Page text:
Saturday, May 21

The Plant Protection Society is born (finally) | Alterconsumismo blog

When we speak of waste, we often associate the adjective “food” with the noun. The sad reality is that our wasteful consumption extends into many other areas, such as the world of plants. We all already know that a lot of food is foolishly lost at any point in the chain, from the producer to the final consumer. Perhaps it is less well known that too much plant is thrown away that deserves, so to speak, a second life. As the saying goes, while there is life there is hope.

I live near a remarkable garden. The adjective is not gratuitous. In France there is an official seal Remarkable garden, granted by the Ministry of Culture since 2004 and valid for five years. With it, the aim is to give visibility to the green spaces open to the public that are especially interesting, either for their history, for a very elaborate aesthetic or strictly for their botanical value. Today the yearbook consists of 449 gardens cataloged according to these criteria and scattered throughout the French territory.

As I said in the previous paragraph, one of these fantastic spaces, the garden of Prébendes, it stays close to home. With certain periodicity I see the gardeners of the municipality plant new species of plants and flowers, which increases the beauty and splendor of the park. But for this they sometimes dismantle entire beds of vegetation that, in the best of cases, feed the compost container. Last year a friend and neighbor broke her soul when she saw so much green vegetables and so many flowers still in all their splendor discarded. He pleaded with his heart in his hand for those small plants destined without more to the landfill and the gardeners, surprised by the gesture, gave them to him without further ado. My friend got a few plants and flowers for free that way, they brightened up her terrace for a few months.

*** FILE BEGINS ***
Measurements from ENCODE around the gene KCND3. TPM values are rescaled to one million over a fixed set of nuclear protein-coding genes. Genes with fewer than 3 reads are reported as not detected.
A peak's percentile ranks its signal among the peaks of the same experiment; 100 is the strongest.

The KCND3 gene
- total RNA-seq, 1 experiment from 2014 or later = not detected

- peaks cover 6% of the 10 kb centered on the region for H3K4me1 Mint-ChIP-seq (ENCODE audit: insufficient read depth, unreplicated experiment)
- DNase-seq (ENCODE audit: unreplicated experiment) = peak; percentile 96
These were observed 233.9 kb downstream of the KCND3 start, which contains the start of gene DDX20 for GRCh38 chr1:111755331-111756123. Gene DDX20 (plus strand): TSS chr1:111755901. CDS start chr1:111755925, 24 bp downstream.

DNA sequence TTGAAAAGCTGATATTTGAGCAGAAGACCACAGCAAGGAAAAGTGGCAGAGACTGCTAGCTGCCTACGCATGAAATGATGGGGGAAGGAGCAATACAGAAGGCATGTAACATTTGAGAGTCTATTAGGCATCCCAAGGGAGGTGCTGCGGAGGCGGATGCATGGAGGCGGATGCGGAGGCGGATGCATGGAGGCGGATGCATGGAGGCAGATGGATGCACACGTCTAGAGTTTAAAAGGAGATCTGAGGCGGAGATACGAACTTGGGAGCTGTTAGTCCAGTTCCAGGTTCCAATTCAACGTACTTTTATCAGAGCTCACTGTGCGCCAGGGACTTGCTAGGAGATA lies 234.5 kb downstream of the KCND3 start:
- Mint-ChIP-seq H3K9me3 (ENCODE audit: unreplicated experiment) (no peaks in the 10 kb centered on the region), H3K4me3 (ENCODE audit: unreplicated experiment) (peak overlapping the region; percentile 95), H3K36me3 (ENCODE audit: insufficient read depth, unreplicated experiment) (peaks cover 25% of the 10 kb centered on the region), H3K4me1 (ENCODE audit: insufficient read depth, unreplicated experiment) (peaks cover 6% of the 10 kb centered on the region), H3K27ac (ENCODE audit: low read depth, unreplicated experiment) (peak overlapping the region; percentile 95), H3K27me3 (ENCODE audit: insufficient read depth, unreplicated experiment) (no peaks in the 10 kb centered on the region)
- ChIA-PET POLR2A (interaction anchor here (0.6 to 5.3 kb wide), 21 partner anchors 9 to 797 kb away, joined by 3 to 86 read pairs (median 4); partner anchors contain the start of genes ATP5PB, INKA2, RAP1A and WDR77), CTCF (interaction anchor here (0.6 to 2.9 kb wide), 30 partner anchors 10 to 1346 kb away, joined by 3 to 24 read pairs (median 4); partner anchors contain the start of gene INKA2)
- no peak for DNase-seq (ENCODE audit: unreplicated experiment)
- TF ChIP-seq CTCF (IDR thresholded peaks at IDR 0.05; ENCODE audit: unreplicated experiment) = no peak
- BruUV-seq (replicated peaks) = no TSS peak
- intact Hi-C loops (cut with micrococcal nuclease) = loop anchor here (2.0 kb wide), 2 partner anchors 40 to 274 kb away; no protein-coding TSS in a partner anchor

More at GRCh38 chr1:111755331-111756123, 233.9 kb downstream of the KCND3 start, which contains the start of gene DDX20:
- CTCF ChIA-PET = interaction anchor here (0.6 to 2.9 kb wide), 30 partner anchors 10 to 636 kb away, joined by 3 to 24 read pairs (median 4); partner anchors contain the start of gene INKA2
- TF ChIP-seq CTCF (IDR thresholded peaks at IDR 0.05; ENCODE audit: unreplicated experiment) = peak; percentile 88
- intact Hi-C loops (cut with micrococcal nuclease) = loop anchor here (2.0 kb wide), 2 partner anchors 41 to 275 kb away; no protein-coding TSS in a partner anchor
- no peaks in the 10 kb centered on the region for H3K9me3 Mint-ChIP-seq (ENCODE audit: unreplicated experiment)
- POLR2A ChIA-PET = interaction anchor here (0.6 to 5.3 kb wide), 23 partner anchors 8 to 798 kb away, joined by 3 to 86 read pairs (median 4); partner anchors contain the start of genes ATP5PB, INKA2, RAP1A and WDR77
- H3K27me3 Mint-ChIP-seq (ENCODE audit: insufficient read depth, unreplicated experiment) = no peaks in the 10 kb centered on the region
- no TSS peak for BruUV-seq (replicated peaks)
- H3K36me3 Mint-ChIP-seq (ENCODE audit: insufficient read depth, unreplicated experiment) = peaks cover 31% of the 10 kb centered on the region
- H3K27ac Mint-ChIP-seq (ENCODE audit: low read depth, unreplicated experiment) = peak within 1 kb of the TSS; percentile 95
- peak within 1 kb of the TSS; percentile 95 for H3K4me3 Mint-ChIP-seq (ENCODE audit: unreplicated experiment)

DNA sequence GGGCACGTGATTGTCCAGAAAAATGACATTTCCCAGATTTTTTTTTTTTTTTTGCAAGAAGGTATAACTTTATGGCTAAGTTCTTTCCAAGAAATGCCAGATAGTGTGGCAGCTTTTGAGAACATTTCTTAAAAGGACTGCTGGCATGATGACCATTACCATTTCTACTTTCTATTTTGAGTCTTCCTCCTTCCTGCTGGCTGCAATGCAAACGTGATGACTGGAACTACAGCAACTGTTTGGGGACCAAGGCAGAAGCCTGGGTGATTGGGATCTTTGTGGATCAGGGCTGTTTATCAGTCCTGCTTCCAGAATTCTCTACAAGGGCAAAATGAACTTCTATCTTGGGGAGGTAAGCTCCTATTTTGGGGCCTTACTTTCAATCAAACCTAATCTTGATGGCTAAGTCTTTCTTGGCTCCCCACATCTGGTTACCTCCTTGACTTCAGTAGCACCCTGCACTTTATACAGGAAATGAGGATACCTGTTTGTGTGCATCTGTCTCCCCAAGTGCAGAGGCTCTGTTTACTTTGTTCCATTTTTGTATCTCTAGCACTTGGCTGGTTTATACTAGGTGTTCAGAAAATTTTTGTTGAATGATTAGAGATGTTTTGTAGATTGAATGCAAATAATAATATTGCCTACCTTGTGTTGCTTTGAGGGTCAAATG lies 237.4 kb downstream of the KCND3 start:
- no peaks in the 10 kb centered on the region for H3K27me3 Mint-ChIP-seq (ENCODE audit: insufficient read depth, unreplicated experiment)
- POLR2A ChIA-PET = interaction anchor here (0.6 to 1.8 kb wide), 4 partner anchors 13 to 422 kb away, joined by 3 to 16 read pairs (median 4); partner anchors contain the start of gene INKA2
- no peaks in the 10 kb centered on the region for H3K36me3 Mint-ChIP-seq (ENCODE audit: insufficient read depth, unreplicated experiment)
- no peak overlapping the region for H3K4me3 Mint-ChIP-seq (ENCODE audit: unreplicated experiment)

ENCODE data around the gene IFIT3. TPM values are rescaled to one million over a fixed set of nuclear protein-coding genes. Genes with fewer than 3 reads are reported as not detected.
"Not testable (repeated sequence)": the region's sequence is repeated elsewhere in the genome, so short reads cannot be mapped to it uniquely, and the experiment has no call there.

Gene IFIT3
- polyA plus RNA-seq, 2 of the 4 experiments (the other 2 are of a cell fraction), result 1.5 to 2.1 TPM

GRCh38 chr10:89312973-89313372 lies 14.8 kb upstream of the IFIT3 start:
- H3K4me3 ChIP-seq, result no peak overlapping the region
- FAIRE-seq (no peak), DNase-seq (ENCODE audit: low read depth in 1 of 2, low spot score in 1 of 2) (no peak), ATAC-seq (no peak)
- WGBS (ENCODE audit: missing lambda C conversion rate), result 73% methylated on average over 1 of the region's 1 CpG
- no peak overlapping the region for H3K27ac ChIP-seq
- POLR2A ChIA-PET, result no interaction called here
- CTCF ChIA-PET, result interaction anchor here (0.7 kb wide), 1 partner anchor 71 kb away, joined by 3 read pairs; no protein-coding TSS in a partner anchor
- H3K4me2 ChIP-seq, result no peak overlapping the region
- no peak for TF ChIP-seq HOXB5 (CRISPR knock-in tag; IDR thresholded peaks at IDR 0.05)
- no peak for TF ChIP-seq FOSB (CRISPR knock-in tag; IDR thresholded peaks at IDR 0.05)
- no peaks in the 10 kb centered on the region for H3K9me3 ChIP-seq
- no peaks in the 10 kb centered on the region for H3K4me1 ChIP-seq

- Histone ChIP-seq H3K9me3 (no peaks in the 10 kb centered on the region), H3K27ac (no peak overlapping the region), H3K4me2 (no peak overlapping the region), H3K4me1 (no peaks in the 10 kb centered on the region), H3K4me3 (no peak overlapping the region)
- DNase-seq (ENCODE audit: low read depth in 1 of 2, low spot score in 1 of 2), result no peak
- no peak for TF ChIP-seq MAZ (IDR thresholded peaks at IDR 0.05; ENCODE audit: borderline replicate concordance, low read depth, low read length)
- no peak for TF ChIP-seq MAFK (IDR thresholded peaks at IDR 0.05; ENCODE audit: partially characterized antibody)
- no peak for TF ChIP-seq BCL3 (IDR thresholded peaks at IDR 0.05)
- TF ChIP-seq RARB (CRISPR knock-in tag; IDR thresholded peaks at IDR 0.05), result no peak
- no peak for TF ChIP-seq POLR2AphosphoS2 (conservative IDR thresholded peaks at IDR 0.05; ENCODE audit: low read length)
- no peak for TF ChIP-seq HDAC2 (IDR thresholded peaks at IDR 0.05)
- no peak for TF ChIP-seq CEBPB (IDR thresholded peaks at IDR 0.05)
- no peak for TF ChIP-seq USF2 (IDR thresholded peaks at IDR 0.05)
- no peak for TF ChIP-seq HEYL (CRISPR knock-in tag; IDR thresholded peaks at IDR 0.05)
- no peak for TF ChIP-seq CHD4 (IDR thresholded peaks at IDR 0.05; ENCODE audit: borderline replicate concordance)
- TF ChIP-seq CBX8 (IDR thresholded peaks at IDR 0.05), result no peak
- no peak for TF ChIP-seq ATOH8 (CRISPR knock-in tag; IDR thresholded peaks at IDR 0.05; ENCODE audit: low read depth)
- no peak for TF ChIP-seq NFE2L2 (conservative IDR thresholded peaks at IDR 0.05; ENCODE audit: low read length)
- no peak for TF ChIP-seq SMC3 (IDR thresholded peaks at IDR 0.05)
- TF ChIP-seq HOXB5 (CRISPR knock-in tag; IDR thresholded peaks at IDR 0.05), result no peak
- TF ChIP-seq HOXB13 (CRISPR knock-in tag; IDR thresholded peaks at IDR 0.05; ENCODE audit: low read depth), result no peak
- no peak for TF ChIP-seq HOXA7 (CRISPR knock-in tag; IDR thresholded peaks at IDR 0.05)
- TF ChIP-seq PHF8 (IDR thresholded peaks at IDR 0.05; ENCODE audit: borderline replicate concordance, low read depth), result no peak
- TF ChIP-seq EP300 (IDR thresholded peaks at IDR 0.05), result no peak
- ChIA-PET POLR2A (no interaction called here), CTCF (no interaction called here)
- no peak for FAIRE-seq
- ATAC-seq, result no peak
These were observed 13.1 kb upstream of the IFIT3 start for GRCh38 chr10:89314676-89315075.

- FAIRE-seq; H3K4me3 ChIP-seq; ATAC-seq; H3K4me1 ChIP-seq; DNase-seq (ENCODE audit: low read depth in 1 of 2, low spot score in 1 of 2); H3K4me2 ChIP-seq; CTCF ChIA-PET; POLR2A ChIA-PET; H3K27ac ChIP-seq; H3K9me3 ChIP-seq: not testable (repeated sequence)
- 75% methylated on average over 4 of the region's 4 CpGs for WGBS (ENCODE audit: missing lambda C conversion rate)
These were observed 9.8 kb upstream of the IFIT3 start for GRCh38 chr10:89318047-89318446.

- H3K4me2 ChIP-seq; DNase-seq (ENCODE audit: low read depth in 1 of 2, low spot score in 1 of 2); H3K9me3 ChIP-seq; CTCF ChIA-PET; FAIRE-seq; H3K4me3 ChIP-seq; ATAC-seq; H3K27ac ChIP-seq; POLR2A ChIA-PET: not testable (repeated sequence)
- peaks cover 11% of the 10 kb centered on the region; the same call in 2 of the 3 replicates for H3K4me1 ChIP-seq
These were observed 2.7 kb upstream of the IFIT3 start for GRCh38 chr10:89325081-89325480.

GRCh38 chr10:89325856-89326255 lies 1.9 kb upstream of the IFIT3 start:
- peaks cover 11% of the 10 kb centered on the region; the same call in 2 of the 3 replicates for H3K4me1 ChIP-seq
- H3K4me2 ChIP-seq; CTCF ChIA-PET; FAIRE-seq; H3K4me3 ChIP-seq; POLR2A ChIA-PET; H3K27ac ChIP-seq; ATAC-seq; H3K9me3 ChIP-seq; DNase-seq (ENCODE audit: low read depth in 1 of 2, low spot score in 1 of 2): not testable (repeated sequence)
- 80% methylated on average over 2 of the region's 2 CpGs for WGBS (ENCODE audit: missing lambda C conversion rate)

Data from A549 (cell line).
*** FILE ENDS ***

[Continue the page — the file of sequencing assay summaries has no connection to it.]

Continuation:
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Waste and recycling are concepts that should not only be applied to furniture but also to plants

The planting and planting scene in the park is unfortunately no exception. To fight against this waste of plants that is well rooted in our culture, a young Frenchman, Nicolas Talliu, has created the Vegetable Protection Society (SPV) in the image of the classic Society for the Protection of Animals. Talliu is a plant lover who has a diploma awarded by HEPIA, an acronym that translates to the High School of Landscape, Engineering and Architecture of Geneva (Switzerland).

As read on the website of the SPV, waste and recycling are concepts that should not only be applied to dilapidated furniture, books already read and “ugly fruit” but to all living things, and consequently, to plants as well. There are four missions that the SPV: work for the recognition of plants as living beings; act against waste and plant abuse, as well as promote locally produced vegetation and, lastly, contribute to the mass planting of the city: Lyon, in this case.

The salvaged plants are put up for sale by the SPV, which also reduces the buyer’s carbon footprint. If we are willing to buy local fruit to prevent the kiwis from crossing the globe to reach our plate, why not also opt for local vegetable production and, in the Summum of liability, for local and second-hand plants? I read on their website that they work so that “infatuation with some plants does not turn into an ecological disaster”.

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And where are the plants rescued from? The SPV recovers unsold product, as well as those discarded by municipal services and landscapers. And it also travels to greenhouses and wholesalers in the suburbs to recover vegetables that are discarded with some regularity since each season you have to make room for news. The illogical logic of the market.

The “rescued” plants are put up for sale by the SPV, which also reduces the buyer's carbon footprint.
The “rescued” plants are put up for sale by the SPV, which also reduces the buyer’s carbon footprint.

On the other hand, the SPV also welcomes in its premises any plant that a private person wants to donate for whatever reason. The plant in question will remain in the care of the SPV until it finds a new “adoptive family”. And it is very clearly specified on its website that any type of plant, without prior selection criteria, is very welcome to the SPV, and all donations are paid.

And if the owner of the plant does not want to get rid of it but is concerned that it is fading at home with no apparent remedy, the SPV proposes a “pension for plants”: the possibility of taking them in for the time necessary for them to recover and be able to return to house in perfect physical condition.

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